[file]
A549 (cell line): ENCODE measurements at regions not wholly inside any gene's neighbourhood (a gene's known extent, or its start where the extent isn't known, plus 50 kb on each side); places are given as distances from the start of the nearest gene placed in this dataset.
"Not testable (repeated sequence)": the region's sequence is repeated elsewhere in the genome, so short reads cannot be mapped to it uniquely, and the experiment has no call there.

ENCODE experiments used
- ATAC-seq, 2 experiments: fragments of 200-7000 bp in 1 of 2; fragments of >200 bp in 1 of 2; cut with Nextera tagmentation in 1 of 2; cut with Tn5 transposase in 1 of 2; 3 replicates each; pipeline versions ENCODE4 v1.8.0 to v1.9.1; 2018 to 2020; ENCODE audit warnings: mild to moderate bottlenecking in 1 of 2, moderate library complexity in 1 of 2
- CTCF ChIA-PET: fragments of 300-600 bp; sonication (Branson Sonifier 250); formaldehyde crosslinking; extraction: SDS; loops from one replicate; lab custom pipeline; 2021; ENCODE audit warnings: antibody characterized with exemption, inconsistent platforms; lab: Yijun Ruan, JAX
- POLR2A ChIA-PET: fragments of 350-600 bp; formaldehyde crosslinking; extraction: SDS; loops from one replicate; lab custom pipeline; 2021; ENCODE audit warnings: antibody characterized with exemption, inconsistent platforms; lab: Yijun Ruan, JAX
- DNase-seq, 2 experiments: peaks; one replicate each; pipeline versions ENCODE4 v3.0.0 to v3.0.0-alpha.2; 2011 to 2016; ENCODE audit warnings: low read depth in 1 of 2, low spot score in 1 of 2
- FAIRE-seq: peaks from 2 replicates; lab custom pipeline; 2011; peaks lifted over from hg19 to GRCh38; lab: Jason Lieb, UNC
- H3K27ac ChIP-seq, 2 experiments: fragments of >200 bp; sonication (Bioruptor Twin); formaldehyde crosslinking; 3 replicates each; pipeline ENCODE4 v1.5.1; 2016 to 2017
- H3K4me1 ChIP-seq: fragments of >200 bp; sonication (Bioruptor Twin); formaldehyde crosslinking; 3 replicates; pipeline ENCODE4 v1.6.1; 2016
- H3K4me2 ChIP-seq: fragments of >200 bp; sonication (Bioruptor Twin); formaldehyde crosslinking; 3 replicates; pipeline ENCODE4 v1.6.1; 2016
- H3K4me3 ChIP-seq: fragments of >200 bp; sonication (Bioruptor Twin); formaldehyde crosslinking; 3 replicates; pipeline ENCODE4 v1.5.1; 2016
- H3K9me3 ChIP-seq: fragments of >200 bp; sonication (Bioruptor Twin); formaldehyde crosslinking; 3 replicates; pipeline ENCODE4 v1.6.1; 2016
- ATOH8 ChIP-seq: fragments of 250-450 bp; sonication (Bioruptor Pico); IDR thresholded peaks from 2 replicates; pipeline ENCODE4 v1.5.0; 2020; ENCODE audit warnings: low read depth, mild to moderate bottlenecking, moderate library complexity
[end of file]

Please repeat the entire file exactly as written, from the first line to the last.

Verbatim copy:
A549 (cell line): ENCODE measurements at regions not wholly inside any gene's neighbourhood (a gene's known extent, or its start where the extent isn't known, plus 50 kb on each side); places are given as distances from the start of the nearest gene placed in this dataset.
"Not testable (repeated sequence)": the region's sequence is repeated elsewhere in the genome, so short reads cannot be mapped to it uniquely, and the experiment has no call there.

ENCODE experiments used
- ATAC-seq, 2 experiments: fragments of 200-7000 bp in 1 of 2; fragments of >200 bp in 1 of 2; cut with Nextera tagmentation in 1 of 2; cut with Tn5 transposase in 1 of 2; 3 replicates each; pipeline versions ENCODE4 v1.8.0 to v1.9.1; 2018 to 2020; ENCODE audit warnings: mild to moderate bottlenecking in 1 of 2, moderate library complexity in 1 of 2
- CTCF ChIA-PET: fragments of 300-600 bp; sonication (Branson Sonifier 250); formaldehyde crosslinking; extraction: SDS; loops from one replicate; lab custom pipeline; 2021; ENCODE audit warnings: antibody characterized with exemption, inconsistent platforms; lab: Yijun Ruan, JAX
- POLR2A ChIA-PET: fragments of 350-600 bp; formaldehyde crosslinking; extraction: SDS; loops from one replicate; lab custom pipeline; 2021; ENCODE audit warnings: antibody characterized with exemption, inconsistent platforms; lab: Yijun Ruan, JAX
- DNase-seq, 2 experiments: peaks; one replicate each; pipeline versions ENCODE4 v3.0.0 to v3.0.0-alpha.2; 2011 to 2016; ENCODE audit warnings: low read depth in 1 of 2, low spot score in 1 of 2
- FAIRE-seq: peaks from 2 replicates; lab custom pipeline; 2011; peaks lifted over from hg19 to GRCh38; lab: Jason Lieb, UNC
- H3K27ac ChIP-seq, 2 experiments: fragments of >200 bp; sonication (Bioruptor Twin); formaldehyde crosslinking; 3 replicates each; pipeline ENCODE4 v1.5.1; 2016 to 2017
- H3K4me1 ChIP-seq: fragments of >200 bp; sonication (Bioruptor Twin); formaldehyde crosslinking; 3 replicates; pipeline ENCODE4 v1.6.1; 2016
- H3K4me2 ChIP-seq: fragments of >200 bp; sonication (Bioruptor Twin); formaldehyde crosslinking; 3 replicates; pipeline ENCODE4 v1.6.1; 2016
- H3K4me3 ChIP-seq: fragments of >200 bp; sonication (Bioruptor Twin); formaldehyde crosslinking; 3 replicates; pipeline ENCODE4 v1.5.1; 2016
- H3K9me3 ChIP-seq: fragments of >200 bp; sonication (Bioruptor Twin); formaldehyde crosslinking; 3 replicates; pipeline ENCODE4 v1.6.1; 2016
- ATOH8 ChIP-seq: fragments of 250-450 bp; sonication (Bioruptor Pico); IDR thresholded peaks from 2 replicates; pipeline ENCODE4 v1.5.0; 2020; ENCODE audit warnings: low read depth, mild to moderate bottlenecking, moderate library complexity